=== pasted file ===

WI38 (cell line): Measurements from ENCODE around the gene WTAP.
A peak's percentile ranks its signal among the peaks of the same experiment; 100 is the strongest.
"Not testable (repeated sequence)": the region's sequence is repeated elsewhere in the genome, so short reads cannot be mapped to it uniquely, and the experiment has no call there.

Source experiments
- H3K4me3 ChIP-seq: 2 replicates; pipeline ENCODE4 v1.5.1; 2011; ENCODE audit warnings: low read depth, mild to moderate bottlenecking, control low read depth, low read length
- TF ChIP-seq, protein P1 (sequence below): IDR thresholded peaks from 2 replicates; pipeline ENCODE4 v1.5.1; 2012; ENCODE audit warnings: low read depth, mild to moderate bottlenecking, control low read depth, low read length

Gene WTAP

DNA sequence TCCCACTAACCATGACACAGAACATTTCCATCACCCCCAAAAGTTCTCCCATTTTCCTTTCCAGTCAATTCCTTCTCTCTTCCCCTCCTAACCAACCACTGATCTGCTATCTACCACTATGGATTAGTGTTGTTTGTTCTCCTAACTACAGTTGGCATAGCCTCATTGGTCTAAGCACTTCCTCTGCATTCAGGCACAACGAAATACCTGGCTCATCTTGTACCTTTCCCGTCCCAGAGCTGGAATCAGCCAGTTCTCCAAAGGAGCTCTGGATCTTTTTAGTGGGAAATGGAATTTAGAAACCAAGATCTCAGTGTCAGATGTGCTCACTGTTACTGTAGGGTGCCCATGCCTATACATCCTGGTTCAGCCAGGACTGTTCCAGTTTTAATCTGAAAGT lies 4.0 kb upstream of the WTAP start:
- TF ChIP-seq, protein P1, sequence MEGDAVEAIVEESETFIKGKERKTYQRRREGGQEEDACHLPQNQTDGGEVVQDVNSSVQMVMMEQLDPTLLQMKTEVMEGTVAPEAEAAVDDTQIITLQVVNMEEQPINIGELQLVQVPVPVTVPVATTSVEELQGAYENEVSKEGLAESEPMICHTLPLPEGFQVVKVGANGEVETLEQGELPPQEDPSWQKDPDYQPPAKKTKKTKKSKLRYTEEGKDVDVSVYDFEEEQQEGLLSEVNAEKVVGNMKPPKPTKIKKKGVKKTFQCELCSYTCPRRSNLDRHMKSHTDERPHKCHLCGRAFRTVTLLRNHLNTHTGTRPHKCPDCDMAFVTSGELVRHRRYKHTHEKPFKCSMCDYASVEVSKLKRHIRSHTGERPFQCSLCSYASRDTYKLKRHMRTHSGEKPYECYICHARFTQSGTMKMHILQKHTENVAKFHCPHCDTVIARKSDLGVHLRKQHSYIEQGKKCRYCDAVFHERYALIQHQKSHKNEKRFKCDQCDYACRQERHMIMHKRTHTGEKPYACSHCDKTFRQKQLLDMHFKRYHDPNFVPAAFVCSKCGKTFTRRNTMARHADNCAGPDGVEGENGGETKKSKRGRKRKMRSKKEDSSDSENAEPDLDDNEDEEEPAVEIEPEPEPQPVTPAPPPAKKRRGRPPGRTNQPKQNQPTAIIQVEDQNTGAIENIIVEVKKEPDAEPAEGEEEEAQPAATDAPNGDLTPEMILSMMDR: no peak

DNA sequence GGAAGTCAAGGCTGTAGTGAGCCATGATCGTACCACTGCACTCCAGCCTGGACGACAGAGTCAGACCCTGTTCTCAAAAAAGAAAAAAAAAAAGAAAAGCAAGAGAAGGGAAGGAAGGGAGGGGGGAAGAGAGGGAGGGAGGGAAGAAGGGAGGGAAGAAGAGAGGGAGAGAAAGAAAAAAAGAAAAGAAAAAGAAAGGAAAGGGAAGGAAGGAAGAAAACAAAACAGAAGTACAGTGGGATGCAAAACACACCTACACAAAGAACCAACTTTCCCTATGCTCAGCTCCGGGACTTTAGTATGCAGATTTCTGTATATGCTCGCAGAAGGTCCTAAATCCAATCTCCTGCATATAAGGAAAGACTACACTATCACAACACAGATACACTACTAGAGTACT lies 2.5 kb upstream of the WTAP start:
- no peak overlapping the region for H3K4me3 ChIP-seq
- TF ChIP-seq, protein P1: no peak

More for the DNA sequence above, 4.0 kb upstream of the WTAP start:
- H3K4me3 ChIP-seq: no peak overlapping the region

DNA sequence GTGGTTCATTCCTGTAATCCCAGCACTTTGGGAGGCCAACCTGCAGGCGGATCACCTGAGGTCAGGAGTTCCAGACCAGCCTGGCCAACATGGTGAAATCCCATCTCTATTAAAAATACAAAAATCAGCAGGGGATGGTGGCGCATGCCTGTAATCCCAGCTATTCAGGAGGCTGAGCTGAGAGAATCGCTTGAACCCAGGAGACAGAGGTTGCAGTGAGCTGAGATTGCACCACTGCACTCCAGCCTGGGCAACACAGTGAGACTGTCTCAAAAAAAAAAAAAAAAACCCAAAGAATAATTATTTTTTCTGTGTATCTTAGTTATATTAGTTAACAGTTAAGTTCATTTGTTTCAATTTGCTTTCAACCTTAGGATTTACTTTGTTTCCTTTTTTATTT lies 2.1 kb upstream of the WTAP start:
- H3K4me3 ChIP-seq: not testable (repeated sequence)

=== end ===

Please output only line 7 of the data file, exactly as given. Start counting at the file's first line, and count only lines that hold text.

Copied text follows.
Gene WTAP